The vision of ASICS Group is to “Create Quality Lifestyle through Intelligent Sport Technology.” The company's strategy is to become a "digital driven company," providing a variety of digital services in addition to shoes, apparel and sporting goods.
For example, through digital channels such as mobile apps, ASICS can recommend training programmes or suggest shoes and apparel depending on customers’ footprints or running styles. The company provides customers with a personalised sports experience.
These services rely on the strength of ASICS products. ASICS analyses human movements and adopts proprietary materials and structural design technology to create products that provide optimum support for not only top athletes, but everyone who enjoys sports. ASICS is recognised for its high-quality and its customer base has expanded beyond Japan to the world.
“Business in overseas markets has grown quickly since the mid-2010s. Currently, about 70% of sales are overseas,” says Mr Takahiro Mizumoto, Digital Supply Chain Department at ASICS.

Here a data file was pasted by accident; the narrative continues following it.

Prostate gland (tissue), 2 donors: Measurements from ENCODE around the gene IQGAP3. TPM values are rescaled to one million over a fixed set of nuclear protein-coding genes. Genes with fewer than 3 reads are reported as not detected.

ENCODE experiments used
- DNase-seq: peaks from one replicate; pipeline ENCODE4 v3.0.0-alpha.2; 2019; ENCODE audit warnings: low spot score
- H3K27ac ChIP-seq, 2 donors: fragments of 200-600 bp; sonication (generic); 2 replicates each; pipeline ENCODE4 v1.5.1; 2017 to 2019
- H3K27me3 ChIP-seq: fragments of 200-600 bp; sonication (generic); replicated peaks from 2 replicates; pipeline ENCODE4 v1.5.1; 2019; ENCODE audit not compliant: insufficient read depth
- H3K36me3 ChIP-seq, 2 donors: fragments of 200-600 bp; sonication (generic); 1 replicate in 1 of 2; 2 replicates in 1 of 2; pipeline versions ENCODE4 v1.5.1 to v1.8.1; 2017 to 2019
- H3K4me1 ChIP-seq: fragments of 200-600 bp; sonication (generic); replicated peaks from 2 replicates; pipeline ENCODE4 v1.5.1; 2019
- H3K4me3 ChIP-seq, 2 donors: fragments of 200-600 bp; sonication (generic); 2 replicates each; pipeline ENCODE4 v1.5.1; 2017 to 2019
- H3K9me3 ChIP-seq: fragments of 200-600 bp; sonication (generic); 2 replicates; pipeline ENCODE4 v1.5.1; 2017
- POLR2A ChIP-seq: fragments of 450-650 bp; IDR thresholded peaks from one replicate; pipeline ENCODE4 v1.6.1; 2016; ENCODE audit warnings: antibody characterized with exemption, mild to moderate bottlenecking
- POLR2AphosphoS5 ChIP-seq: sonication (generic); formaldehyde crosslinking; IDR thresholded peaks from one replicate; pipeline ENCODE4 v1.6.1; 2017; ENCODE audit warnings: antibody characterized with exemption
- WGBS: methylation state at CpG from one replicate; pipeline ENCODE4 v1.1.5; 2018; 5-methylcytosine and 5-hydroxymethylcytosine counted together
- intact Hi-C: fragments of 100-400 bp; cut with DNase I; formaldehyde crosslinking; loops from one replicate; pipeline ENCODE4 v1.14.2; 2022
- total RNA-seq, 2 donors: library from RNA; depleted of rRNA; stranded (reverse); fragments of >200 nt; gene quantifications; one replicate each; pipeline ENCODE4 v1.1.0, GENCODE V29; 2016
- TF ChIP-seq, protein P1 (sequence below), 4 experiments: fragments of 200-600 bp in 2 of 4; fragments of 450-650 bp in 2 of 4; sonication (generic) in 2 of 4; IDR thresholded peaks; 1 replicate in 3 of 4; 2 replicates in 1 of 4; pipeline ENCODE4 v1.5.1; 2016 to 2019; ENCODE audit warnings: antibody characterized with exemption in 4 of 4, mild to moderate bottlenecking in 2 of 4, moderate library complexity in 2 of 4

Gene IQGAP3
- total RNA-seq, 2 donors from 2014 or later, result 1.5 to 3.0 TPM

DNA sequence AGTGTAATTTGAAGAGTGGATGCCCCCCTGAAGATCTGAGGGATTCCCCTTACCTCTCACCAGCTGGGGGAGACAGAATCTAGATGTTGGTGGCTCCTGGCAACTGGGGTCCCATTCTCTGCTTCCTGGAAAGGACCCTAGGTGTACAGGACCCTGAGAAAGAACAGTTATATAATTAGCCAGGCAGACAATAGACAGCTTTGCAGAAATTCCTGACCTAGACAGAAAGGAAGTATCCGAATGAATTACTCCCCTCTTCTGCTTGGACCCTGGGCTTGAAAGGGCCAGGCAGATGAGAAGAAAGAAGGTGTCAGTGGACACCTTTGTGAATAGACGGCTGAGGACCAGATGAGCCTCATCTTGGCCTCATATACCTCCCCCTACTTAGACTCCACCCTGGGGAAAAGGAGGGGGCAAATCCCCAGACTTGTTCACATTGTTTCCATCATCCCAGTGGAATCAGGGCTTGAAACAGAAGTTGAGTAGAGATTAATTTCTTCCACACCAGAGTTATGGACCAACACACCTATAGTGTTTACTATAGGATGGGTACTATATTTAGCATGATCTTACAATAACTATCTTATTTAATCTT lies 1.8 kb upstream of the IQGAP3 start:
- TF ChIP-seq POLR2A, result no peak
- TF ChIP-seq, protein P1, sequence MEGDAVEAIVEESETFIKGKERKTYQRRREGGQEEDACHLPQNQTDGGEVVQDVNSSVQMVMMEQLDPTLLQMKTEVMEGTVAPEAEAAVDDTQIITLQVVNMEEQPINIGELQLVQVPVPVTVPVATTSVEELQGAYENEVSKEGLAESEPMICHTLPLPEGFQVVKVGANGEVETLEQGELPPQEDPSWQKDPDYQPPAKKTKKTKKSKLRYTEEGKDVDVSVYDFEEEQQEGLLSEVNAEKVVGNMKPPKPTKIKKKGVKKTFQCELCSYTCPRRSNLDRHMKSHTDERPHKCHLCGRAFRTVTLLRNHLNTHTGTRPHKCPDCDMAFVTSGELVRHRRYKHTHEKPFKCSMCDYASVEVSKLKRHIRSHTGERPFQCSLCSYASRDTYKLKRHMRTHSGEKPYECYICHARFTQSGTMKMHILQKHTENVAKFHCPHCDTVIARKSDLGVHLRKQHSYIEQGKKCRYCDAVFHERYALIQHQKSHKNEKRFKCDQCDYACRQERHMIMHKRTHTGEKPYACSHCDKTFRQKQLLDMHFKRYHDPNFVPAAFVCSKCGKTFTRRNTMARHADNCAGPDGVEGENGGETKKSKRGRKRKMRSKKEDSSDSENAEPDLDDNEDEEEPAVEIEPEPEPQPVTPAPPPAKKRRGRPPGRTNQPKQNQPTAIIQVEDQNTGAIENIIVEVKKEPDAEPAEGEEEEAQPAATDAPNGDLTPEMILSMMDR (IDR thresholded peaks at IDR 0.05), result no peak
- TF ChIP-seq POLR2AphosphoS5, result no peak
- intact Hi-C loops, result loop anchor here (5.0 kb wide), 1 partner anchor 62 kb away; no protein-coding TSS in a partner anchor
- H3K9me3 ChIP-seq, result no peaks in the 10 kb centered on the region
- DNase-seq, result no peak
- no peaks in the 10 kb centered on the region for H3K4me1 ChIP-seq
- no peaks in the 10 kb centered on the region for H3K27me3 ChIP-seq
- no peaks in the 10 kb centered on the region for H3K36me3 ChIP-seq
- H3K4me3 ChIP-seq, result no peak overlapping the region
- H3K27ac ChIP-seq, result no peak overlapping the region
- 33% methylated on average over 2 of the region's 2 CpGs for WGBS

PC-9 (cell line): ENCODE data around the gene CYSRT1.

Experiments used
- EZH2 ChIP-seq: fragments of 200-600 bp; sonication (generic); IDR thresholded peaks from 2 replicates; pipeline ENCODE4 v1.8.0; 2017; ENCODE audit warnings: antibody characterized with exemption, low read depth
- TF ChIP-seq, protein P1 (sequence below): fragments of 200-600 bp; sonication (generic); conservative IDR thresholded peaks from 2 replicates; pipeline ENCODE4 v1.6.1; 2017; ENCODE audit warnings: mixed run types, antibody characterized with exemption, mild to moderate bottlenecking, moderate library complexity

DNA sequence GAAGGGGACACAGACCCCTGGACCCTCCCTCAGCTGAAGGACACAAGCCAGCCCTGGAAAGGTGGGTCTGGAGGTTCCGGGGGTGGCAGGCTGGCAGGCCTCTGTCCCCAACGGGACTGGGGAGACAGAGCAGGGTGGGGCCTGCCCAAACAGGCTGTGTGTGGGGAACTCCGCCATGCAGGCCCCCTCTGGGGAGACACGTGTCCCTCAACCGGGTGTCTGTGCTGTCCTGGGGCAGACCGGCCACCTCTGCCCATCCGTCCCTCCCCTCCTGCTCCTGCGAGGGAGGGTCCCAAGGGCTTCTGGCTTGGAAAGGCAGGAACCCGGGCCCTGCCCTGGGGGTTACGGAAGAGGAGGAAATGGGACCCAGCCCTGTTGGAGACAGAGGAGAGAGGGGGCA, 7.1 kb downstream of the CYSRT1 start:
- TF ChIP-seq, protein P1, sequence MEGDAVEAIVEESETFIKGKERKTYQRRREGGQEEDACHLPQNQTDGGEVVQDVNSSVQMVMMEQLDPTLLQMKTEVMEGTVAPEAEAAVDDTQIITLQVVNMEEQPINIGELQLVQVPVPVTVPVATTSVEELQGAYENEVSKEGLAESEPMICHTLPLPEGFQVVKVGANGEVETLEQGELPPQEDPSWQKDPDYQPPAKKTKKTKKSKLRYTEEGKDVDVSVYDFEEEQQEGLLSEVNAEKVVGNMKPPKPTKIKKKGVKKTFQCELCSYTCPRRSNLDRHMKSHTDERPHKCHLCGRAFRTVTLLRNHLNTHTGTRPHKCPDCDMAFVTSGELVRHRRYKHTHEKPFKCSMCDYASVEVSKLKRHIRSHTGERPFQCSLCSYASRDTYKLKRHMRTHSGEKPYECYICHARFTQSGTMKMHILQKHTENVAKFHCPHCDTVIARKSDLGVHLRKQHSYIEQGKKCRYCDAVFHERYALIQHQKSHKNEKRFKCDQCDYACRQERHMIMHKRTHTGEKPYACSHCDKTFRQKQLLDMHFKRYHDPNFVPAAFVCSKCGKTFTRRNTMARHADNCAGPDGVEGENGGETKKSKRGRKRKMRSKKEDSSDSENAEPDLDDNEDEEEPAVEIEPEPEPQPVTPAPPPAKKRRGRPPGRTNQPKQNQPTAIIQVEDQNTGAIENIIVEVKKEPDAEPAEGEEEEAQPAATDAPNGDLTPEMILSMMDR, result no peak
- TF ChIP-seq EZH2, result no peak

With the globalisation of business, ASICS undertook a major overhaul of its marketing system. The global market is now divided into Japan, North America, Europe, China, Oceania, South and Southeast Asia and Other (which includes South America and South Korea). The global headquarters in Kobe, Japan serves as a command tower that analyses and recommends marketing activities for each region.
With marketing optimised for the needs of global business, ASICS is also revising its digital asset management system.
"Digital assets, such as product images used for store posters, e-commerce sites and web catalogues, are important assets for marketing, but they have not been managed well in the past,” says Mr Tatsuya Ohashi, Digital Supply Chain Department at ASICS. “For example, there wasn’t a central storage location and sometimes assets were stored on an individual’s desktop. A sales partner might ask for a product image, but no one knew who managed it or where it was stored. In addition, even if a product was sold worldwide, each region would have their own photo shoot, so the colours and the impact of the product may differ slightly. We felt this was an issue both in terms of management efficiency and brand integrity.”